Books That Matter to John Dufresne

 In Work Flow, Writing

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If you think the ingredients for a great story include Southern accents, unlikable likable characters, crime, and surprising yet inevitable twists with generous doses of dark humor, then you probably know John Dufresne’s work. About his fifth novel – No Regrets, Coyote –  the New York Times describes John as “an original talent” whose “humor is frightfully dark, yet it’s also dazzling.”

I met John when we taught together for several years at the Taos Summer Writer’s Conference. The recent Guggenheim Fellow is a master author and teacher. His heart is wide; his imagination, wild; his craft, deft.

I wanted to know what books had shaped this lovable wit. In this Books That Matter feature, we find out. You’ll hear his innate storytelling voice and generous spirit.

Share your responses and questions below.

-Jeffrey

Jeffrey: What one book most took off the top of your head (Dickinson on
 poetry) or was “the axe for the frozen sea within” you (Kafka) or otherwise just changed something profound within you? What did it do
 for you? Maybe a book that lit you up as a child or that turned you
 on as a young adult or last week that salved some pain or turned
 your thinking upside-down.

John: There were so many. Clutch Hitter by Claire Bee, in the Chip Hilton series for boys. I think it was David Mamet who described drama as two outs, bottom of the ninth, man on first, 3-2 count, and your team down by one. That describes Clutch Hitter, a book that illustrated to me, the little jock that I was, how exciting, compelling, and tense a story could be.

And then there was Salinger’s  Nine Stories. Seymour did what! I fell in love with Esmé, who was training her young self to be more compassionate and who was extremely interested in squalor. I was sure the book was written just for me. I was on the bus with the rest of the Comanche Club, listening to the Chief tell us his story.

The Sound and the Fury was a stunning accomplishment that took me several careful readings to even begin to understand. So this is what point of view means! Most recently the book that rattled me like this was William Trevor’s Reading Turgenev.

What one detail do you still recall from that book?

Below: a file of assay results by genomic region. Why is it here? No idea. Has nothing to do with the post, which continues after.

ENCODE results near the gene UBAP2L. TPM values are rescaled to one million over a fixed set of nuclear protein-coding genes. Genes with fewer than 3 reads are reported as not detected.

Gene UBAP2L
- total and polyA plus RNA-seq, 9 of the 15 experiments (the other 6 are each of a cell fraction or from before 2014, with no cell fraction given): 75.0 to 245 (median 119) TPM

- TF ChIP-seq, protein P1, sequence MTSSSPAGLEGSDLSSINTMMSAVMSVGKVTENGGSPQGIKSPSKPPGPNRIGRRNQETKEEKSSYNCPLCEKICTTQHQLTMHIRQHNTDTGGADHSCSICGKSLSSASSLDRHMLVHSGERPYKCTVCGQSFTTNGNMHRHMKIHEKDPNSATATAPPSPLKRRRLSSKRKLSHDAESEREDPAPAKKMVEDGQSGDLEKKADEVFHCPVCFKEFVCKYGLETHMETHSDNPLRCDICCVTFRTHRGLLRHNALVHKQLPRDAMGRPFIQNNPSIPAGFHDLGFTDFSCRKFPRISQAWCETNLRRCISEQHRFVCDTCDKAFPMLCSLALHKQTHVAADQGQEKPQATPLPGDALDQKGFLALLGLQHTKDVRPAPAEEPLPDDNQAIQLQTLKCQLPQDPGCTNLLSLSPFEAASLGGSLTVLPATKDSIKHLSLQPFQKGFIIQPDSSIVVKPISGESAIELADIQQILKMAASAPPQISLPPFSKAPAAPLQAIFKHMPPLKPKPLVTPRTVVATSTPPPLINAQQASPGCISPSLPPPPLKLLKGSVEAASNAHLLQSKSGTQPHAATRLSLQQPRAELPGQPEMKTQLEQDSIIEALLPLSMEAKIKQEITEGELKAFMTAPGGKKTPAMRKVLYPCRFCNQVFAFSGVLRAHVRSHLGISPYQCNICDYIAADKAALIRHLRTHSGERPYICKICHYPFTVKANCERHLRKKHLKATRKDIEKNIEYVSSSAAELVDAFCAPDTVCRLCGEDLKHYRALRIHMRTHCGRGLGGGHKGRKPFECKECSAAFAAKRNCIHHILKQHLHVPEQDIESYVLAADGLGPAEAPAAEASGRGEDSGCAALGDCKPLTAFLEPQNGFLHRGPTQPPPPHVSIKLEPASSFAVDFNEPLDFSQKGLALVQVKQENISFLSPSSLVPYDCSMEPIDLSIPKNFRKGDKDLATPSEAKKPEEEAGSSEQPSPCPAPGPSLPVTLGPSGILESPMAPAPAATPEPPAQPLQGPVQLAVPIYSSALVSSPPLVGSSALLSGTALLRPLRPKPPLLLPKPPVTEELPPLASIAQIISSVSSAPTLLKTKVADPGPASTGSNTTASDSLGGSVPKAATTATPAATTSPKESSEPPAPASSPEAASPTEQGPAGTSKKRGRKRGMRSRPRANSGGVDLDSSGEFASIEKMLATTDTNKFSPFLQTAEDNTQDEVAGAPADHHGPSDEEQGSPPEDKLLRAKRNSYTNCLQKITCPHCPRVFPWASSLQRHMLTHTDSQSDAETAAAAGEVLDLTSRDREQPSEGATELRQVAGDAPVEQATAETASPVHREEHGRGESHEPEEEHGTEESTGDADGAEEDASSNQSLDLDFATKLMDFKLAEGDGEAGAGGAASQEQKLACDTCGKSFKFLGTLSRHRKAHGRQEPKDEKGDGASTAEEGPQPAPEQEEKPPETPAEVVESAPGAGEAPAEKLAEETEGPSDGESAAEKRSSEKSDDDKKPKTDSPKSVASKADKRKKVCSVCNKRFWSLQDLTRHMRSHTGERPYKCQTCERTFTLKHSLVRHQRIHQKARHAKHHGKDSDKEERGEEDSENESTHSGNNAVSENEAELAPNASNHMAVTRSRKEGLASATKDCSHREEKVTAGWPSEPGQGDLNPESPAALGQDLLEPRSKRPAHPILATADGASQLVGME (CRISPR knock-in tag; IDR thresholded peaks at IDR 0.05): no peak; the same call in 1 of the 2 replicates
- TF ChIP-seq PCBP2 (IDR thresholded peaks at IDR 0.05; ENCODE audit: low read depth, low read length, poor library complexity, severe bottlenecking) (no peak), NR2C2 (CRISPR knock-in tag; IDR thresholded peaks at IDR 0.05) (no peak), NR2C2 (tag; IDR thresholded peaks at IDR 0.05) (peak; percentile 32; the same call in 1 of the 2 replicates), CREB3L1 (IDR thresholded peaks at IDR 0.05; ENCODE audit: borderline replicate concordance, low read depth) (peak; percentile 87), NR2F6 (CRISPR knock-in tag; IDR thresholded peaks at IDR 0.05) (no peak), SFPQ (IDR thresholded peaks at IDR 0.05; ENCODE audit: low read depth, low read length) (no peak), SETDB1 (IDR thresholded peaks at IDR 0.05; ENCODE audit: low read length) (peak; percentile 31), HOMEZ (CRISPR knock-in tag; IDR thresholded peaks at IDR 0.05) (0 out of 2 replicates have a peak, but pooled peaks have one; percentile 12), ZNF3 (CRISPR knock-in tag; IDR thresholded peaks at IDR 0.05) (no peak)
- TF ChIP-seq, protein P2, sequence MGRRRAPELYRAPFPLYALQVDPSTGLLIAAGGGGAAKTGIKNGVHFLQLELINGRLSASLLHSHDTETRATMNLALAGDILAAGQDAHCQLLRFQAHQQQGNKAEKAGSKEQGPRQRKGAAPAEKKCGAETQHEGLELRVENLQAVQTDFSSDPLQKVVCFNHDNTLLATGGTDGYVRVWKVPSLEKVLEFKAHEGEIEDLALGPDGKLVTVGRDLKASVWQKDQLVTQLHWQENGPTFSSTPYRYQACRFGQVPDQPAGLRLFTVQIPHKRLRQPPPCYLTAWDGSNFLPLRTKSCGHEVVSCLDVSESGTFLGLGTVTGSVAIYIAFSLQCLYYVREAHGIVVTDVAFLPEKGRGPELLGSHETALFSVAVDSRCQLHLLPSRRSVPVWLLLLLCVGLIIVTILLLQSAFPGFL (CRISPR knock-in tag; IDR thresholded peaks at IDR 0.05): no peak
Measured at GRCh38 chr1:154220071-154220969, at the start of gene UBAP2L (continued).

Without spoiling the experience for anyone, Mary Louise, our central character, feigns madness in order to slip away from her husband and family and in order to hold on to her love for her cousin Robert. I knew Robert and Mary Louise as intimately and cared for them as intensely as I’ve cared for people in my so-called real life. There is a moment in the story, which I won’t divulge, when I had to close the book and catch my breath. It was like I’d been hit in the face with a shovel. Oh my God, I thought. I can’t go on. I went on.

The one book you have most often re-read is what and why?

The Magic Mountain, Thomas Mann. Read it every winter for years. It’s like a course in Western Intellectual history, but what compelled me were the characters, of course, and Hans’ magnificent and doomed love for Clavdia Chauchat, the woman with the prairie wolf’s eyes.

You will read anything written by whom?

Alice Munro and William Trevor. And, of course, Anton Chekhov.

Survey: Roughly what % of books do you read digitally versus in
 paper? (What’s your preferred reader?)

I have never read a digital book. My preferred “reader” is the book.

In a sentence or two, what’s your forecast for the future of
 publishing?

I don’t know how we’ll be reading and writing our stories—on our iPhones, computers, Kindles, or “in” or “on” whatever other technological miracle is in the offing— but we will be reading and, specifically, reading stories. We need them to make sense of our lives and of our world. Lack of narrative sense leads to anxiety, and anxiety leads to damage. We have to tell our stories; we have to see our lives reflected in stories. Our fiction will certainly reflect the social networking, cyber culture we’re living in because that culture is shaping us.

If you had five days off to read books next week, which books 
would you at last read?

All of Proust. (Well, in a week, Swann’s Way, maybe.)

The little-known book you most relish and champion is what?

Skylark by Dezso Kosztolanyi. This Hungarian novel, set in 1900, is breathtaking in its simplicity, and it’s heartbreaking, hilarious, and frightening.

The book you are most embarrassed/proud to say you’ve never
 read is what?

Embarrassed! All of Proust. (see above)

The one thing you hope readers of you novel NO REGRETS COYOTE come away with is what?

A fondness and caring for my central characters.

 

JOHN DUFRESNE is author of five novels, two short story collections, and two books on creativity and writing. Find out more about John at johndufresne.com.

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